When is the Fascinate coming out? Someone needs to put some pressure on Verizon. I’m tired of their love affair with Motorola. Verizon, get over it already and put the Fascinate out now!

  • Chris C.

    To second another poster, the Captivate (you said you tested AT&T version) doesn’t have the front-facing camera. This is a big inaccuracy in the review you might want to correct.

  • Shahriar Hossain

    Hi, this is Shahriar from Dhaka, Bangladesh, using the device for mor than a week, its awesome in a word…

  • Aga

    Gosh, I don’t know what to do. I have a Google G1 (with T-Mobile) and I love it but it’s time for an upgrade.
    Should I go with a Galaxy or wait for their new “emerald project” baby ?????? I do like a phisical keyboard though :(

  • JC

    FYI —– I just purchased the galaxy S… THE PHONE does have a flash camera and a notification led on it. So to thoses the asked dont worry the phone has what you asked for’ It is truely an amazing phone. Only one draw back the battery life isnt the best. A car charger is a good idea to have. And plug it in wheneever your not using it. Then the battery life will not be a problem. On high use the phone well maybe last 4 hours.Stand by is a joke maybe alittle less the 24 hours.

  • Mim

    i have had the Vibrant for a month. It’s OK. I am not gaga over it. It’s a phone. I can check my mail, get messages, and download a few fun apps. Under heavy use days, it has to be charged every night. I strongly recommend getting a task killer app. You will amazed at what is running sucking the life out of your battery.

    I personally think that if Apple had put the MicroSD in its 3G or 3GS, they would have totally blown away the market. to me, the Vibrant is Samsung’s version of the 3GS.

  • http://www.bollywoodshoot.com Bollywood

    I got one. And it’s one of my favorite phones, I just keep it there at my desk just like you show-case your hardly-used cars in the garage.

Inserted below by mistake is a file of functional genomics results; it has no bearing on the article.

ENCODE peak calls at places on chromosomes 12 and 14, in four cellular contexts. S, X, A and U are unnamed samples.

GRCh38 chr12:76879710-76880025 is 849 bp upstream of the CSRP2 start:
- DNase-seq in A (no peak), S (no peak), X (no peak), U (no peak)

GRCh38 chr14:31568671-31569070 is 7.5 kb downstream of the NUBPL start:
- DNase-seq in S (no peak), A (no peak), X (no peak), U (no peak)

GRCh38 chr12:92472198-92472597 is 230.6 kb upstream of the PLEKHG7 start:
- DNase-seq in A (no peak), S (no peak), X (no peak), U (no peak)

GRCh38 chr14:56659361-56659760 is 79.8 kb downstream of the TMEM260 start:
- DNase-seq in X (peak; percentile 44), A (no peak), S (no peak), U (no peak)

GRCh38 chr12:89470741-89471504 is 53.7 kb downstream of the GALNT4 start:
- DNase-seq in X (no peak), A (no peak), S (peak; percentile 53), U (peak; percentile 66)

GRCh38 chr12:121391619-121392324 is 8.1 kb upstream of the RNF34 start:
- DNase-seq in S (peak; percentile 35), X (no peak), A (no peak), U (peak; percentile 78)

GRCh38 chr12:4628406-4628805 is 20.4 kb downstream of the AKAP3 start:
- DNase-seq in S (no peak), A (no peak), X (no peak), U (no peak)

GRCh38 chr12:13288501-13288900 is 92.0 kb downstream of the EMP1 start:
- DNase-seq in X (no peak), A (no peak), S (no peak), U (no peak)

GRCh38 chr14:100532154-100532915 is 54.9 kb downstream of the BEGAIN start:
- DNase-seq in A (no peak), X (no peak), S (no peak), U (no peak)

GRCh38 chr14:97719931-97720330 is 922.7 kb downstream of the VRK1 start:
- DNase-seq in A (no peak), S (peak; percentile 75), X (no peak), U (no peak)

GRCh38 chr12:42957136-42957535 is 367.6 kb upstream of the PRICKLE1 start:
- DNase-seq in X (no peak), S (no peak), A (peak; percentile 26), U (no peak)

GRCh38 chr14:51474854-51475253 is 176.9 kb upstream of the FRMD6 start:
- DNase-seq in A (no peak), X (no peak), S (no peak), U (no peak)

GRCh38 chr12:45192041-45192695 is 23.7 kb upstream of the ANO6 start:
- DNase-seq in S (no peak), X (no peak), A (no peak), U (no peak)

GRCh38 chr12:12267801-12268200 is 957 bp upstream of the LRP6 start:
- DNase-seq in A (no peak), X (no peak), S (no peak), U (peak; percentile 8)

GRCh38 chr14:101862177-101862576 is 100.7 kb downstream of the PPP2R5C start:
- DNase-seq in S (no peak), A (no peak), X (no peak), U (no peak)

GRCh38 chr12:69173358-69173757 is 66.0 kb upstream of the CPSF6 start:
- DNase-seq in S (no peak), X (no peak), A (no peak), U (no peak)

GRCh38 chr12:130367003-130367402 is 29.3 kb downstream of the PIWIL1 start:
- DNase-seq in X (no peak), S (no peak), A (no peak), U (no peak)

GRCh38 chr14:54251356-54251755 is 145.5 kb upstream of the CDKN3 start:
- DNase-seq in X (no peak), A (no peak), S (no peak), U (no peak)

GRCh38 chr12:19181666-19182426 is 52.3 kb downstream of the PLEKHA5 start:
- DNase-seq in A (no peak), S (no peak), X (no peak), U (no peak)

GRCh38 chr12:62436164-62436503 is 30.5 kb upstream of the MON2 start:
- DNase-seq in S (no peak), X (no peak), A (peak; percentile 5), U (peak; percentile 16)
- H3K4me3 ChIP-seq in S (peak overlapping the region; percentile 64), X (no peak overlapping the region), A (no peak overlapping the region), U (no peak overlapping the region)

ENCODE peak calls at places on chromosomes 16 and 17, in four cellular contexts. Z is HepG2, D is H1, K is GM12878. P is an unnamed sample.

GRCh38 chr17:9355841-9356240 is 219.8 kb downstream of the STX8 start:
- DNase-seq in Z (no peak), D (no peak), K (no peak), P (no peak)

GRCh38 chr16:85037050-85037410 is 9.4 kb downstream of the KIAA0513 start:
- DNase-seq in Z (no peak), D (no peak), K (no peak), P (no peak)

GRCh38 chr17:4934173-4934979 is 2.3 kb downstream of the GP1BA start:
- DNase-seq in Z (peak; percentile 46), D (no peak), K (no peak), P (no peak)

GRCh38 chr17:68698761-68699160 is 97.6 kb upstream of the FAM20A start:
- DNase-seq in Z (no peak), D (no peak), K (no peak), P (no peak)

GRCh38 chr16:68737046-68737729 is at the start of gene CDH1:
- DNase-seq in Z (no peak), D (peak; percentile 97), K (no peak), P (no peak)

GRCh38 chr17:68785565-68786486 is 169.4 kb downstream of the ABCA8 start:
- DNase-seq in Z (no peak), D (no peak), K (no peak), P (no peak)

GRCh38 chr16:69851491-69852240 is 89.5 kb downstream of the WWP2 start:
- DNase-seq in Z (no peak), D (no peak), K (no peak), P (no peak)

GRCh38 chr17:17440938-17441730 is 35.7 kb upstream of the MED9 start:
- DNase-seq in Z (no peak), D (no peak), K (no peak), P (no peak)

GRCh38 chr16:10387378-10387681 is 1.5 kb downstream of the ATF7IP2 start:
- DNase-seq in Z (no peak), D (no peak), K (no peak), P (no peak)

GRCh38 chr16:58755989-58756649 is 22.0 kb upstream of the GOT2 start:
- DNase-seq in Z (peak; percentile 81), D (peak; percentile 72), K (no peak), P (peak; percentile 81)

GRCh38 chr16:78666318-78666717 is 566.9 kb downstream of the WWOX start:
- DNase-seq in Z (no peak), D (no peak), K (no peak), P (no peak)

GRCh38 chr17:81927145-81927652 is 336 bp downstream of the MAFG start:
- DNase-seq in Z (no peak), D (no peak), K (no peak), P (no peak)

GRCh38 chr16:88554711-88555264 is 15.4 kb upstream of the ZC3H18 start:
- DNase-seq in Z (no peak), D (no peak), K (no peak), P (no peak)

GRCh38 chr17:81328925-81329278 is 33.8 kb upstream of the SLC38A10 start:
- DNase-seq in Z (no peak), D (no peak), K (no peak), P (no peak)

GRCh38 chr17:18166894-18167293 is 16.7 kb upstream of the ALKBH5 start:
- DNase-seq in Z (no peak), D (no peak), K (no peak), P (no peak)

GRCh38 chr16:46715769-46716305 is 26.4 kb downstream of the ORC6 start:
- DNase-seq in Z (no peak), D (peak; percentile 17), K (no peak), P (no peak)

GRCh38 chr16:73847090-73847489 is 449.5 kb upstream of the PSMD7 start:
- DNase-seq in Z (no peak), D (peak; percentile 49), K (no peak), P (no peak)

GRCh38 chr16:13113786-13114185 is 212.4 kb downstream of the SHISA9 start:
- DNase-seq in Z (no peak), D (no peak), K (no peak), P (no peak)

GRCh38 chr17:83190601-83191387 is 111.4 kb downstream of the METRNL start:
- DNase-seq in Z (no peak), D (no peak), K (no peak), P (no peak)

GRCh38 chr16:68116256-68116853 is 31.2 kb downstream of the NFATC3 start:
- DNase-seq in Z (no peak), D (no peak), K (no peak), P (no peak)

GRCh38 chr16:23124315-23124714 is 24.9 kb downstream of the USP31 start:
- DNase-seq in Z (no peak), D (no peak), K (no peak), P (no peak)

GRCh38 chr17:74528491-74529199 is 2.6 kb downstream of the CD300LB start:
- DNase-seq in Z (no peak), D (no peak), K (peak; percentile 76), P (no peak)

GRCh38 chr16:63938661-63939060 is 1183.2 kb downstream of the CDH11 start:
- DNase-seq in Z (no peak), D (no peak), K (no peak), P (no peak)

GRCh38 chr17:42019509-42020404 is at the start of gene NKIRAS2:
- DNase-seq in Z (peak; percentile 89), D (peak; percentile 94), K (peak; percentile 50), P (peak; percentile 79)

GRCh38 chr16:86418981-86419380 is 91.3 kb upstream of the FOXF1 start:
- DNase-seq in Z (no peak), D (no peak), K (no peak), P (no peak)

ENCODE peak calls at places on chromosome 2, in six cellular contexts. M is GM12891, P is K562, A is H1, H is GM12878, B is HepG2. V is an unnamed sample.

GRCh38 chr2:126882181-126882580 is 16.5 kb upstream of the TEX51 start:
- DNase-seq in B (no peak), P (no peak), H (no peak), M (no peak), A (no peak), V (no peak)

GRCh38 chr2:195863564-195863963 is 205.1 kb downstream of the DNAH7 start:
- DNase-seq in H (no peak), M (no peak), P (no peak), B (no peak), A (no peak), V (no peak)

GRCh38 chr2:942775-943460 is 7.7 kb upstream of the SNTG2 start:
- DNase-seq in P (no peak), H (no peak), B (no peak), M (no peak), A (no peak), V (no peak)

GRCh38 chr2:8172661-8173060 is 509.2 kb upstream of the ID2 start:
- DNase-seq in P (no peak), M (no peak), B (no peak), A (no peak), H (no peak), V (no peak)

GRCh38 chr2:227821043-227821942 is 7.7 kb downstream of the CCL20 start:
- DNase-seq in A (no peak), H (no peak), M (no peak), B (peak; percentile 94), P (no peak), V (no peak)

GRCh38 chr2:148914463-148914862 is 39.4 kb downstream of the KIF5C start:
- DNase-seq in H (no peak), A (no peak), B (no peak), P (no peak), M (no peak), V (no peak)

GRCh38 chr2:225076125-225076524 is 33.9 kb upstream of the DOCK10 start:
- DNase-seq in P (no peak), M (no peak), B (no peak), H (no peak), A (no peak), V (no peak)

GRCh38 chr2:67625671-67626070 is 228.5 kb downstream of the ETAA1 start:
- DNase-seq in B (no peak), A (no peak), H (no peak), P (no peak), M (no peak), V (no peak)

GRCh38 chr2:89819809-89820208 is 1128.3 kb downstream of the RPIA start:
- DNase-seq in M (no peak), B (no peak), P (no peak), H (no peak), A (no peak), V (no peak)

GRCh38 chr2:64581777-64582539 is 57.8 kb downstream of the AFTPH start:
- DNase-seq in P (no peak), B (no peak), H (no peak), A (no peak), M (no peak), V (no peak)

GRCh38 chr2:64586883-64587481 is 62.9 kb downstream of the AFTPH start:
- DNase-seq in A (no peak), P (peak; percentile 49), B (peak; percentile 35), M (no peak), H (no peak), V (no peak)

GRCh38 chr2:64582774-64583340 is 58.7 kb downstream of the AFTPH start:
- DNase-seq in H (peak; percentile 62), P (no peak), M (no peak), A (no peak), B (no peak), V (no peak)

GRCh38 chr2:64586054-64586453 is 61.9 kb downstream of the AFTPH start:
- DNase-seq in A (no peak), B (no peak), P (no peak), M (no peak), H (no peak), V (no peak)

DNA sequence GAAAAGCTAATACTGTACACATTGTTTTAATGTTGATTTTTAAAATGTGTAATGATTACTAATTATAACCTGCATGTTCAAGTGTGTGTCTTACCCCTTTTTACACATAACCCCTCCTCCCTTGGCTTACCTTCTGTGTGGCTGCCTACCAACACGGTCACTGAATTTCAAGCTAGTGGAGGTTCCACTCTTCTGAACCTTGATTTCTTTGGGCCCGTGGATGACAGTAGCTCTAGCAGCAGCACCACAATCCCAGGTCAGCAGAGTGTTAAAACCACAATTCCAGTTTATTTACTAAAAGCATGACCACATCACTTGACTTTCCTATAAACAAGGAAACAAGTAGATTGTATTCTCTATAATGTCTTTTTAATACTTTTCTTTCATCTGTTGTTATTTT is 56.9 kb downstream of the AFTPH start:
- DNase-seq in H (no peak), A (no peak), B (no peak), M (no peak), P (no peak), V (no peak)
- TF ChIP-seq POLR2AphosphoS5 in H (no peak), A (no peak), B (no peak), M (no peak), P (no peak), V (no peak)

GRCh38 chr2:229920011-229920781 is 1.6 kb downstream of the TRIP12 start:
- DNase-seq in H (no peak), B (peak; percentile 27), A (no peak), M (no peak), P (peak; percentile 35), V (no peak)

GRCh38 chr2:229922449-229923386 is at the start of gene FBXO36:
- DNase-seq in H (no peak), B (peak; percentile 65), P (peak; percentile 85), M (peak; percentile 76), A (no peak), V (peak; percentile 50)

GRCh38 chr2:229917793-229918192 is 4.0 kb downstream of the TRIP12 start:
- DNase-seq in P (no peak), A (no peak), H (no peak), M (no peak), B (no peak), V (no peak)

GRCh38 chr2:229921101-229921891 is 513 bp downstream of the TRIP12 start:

• John

    Overall I agree with review it is a good phone but it does have some frustrating glitches (at least mine does). There have been times when the phone would not let me answer a phone call. Occassionally when answering I will attempt to answer and the phone simply will not answer. Also, there have been time when the phone locks up and will not do anything. The only thing I can do when this occurs is to wait about a minute or so and then the phone functions properly. A couple times the only way I could get it unfrozen was to remove the battery but usually it will unfreeze itself if I wait for about a minute. This is a good phone but it does have some bugs needing to be worked out.

  • glitchd

    Can someone tell me if the SIM card can be removed without removing battery? Weird question I know but it’s kind of important to me. Thanks.

  • Walt French

    “The Galaxy S runs on Android 2.1 right now and is promised Android 2.2 in the near future.”

    Today is January 4, 2011. One hundred sixty-nine days after this article was written, and the latest I heard was that Froyo is still in the shop being adapted to this device.

    Do I misunderstand the meaning of “promised” or is “in the near future” that I’m missing? Isn’t the as-yet-unavailable Froyo a big part of what is necessary to make this phone competitive with others?

  • Smilygirl1179

    thanks the info was really helpful

  • http://twitter.com/Techclue Techclue

    Thanks for the info. Here is some of it as well http://www.techclue.com/2011/03/samsung-galaxy-s-review/